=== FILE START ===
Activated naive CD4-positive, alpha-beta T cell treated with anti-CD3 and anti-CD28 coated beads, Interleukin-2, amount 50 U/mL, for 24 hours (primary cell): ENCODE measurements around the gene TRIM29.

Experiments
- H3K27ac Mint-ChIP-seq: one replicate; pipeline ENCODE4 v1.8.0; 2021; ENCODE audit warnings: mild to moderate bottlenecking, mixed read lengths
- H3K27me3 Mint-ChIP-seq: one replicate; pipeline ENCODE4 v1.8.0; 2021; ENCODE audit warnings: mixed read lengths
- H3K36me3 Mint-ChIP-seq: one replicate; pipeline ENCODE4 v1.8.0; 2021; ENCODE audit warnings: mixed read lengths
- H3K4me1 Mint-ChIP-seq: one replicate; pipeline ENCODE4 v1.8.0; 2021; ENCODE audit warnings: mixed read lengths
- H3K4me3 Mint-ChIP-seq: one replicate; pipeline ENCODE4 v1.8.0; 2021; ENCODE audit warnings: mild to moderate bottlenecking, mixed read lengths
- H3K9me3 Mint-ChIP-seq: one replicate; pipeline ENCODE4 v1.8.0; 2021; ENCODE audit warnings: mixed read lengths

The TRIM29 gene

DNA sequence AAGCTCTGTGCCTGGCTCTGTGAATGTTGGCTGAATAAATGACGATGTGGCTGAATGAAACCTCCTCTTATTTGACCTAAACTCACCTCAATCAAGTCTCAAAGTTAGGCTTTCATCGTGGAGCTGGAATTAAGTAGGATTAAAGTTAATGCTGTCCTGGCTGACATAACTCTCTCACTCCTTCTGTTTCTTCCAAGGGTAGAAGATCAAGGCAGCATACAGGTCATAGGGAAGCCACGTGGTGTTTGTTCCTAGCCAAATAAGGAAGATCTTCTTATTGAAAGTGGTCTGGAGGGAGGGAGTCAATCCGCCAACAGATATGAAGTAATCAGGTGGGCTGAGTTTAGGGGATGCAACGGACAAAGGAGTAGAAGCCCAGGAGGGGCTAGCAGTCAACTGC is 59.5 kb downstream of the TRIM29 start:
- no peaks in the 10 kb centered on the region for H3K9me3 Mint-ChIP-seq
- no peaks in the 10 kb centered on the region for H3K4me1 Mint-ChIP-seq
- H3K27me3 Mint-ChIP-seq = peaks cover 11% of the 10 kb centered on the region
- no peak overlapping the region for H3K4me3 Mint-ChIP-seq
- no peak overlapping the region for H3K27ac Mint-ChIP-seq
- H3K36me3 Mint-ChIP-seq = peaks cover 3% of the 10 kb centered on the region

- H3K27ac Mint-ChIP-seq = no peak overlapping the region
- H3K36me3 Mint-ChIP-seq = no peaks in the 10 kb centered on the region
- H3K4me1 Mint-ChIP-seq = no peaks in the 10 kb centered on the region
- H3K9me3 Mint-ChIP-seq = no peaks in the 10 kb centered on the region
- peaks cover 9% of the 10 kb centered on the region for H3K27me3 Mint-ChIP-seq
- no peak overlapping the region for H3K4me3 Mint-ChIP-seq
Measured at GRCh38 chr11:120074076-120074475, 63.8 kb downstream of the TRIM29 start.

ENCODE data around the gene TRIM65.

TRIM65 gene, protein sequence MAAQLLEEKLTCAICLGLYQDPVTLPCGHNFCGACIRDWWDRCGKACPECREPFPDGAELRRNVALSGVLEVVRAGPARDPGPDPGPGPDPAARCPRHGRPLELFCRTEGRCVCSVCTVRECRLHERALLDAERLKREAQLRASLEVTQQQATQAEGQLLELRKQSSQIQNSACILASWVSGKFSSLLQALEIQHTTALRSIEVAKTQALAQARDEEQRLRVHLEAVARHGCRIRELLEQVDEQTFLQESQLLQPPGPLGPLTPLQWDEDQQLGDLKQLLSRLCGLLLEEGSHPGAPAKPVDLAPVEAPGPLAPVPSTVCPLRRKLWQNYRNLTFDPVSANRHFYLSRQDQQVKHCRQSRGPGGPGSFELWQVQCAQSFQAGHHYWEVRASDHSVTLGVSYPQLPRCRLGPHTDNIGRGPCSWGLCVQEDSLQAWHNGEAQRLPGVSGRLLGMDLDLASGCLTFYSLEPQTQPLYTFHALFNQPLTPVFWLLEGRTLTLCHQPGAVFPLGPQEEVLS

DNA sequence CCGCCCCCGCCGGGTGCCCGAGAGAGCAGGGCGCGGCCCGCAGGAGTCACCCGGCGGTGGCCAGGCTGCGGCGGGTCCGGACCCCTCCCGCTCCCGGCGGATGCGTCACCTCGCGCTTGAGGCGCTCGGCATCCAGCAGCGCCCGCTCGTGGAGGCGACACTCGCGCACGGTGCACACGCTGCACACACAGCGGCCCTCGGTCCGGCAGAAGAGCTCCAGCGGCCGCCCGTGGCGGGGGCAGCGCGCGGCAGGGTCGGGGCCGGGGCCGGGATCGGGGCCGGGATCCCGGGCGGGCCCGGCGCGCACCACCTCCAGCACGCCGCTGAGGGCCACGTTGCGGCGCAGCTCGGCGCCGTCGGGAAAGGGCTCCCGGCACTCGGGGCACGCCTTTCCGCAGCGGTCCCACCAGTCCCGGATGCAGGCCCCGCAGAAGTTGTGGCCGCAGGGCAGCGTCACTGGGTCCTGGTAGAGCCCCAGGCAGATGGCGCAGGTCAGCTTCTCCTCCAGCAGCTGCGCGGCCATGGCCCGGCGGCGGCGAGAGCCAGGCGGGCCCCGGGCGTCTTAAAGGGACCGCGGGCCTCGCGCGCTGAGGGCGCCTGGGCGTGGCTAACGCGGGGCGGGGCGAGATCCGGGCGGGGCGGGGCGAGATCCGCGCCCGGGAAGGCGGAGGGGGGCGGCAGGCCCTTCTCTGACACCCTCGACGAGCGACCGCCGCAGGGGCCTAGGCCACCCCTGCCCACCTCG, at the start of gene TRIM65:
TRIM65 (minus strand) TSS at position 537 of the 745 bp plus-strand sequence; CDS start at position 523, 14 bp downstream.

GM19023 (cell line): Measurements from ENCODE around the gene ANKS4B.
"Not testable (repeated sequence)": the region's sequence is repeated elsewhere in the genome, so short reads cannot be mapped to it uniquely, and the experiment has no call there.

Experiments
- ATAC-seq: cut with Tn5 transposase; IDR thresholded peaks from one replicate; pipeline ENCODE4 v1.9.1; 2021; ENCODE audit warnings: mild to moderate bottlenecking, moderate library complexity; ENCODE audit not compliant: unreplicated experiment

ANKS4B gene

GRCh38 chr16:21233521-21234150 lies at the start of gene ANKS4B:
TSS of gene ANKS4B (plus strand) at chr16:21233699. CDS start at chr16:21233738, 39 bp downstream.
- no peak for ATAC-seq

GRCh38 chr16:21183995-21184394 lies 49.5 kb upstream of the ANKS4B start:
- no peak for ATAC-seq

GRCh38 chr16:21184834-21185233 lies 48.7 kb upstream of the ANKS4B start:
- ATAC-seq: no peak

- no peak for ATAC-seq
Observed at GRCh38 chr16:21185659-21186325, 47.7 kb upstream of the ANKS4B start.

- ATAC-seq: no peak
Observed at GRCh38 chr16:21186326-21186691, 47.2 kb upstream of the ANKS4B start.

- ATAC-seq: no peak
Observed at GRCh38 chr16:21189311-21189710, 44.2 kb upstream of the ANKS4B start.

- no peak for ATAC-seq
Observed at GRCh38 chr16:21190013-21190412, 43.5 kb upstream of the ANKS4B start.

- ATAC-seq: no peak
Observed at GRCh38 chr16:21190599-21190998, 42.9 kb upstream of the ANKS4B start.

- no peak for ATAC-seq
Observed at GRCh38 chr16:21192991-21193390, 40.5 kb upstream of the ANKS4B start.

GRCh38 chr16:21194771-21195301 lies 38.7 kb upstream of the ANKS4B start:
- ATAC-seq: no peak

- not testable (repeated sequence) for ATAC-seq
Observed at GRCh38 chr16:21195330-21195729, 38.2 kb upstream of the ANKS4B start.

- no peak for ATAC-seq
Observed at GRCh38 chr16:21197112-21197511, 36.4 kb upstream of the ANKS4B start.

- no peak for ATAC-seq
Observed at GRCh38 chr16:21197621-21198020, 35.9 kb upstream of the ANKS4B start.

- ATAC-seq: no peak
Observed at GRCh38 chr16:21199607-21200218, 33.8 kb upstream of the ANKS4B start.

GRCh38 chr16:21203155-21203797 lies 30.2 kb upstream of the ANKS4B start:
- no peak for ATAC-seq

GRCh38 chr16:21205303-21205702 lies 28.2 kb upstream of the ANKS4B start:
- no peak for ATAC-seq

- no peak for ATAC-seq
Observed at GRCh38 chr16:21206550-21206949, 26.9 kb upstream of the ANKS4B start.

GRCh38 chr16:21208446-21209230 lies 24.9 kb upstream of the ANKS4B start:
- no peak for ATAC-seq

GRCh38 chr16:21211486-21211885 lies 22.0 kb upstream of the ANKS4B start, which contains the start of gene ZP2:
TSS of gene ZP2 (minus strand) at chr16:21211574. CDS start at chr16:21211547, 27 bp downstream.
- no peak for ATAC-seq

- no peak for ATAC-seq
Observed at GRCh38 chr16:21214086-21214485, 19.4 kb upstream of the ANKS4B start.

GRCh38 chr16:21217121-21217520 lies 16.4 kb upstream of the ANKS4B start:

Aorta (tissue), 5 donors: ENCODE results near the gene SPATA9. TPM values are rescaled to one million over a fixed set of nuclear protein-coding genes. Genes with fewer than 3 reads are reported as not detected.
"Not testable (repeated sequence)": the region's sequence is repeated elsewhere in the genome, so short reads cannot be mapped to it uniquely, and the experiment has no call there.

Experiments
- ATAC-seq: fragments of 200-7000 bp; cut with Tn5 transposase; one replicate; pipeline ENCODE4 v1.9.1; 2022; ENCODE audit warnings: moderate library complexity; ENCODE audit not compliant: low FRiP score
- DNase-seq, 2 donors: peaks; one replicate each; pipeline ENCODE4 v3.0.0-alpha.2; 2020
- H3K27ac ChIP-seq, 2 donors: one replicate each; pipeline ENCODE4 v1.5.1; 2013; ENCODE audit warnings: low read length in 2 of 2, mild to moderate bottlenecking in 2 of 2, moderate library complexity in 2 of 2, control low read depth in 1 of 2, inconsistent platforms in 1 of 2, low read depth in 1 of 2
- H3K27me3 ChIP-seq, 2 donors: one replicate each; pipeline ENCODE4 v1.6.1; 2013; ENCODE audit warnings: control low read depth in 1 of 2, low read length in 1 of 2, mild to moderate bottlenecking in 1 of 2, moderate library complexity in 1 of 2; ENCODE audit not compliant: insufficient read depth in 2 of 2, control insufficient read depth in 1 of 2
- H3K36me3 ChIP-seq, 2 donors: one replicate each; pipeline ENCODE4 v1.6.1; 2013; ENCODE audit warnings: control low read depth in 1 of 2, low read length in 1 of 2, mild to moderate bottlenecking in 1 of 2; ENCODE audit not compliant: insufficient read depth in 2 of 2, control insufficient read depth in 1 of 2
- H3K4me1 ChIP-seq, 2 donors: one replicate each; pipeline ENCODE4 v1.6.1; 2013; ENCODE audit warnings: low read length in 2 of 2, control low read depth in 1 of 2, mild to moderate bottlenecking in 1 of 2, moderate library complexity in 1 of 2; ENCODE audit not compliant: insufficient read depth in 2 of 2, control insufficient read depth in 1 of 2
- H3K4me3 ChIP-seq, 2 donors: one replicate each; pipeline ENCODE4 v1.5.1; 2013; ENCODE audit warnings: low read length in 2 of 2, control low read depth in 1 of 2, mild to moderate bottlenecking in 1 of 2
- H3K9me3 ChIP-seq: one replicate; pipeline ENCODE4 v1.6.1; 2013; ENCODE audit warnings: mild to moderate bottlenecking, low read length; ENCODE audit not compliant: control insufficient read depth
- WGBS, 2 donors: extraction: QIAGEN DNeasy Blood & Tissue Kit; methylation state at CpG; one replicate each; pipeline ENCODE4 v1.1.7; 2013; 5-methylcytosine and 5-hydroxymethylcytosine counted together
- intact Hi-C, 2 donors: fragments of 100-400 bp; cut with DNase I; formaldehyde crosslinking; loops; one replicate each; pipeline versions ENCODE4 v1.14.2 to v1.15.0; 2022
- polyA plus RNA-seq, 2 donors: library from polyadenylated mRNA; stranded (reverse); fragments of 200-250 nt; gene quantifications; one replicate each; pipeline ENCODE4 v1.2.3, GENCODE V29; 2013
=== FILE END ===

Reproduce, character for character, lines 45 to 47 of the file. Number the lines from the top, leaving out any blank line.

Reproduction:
Observed at GRCh38 chr16:21189311-21189710, 44.2 kb upstream of the ANKS4B start.

- no peak for ATAC-seq
Observed at GRCh38 chr16:21190013-21190412, 43.5 kb upstream of the ANKS4B start.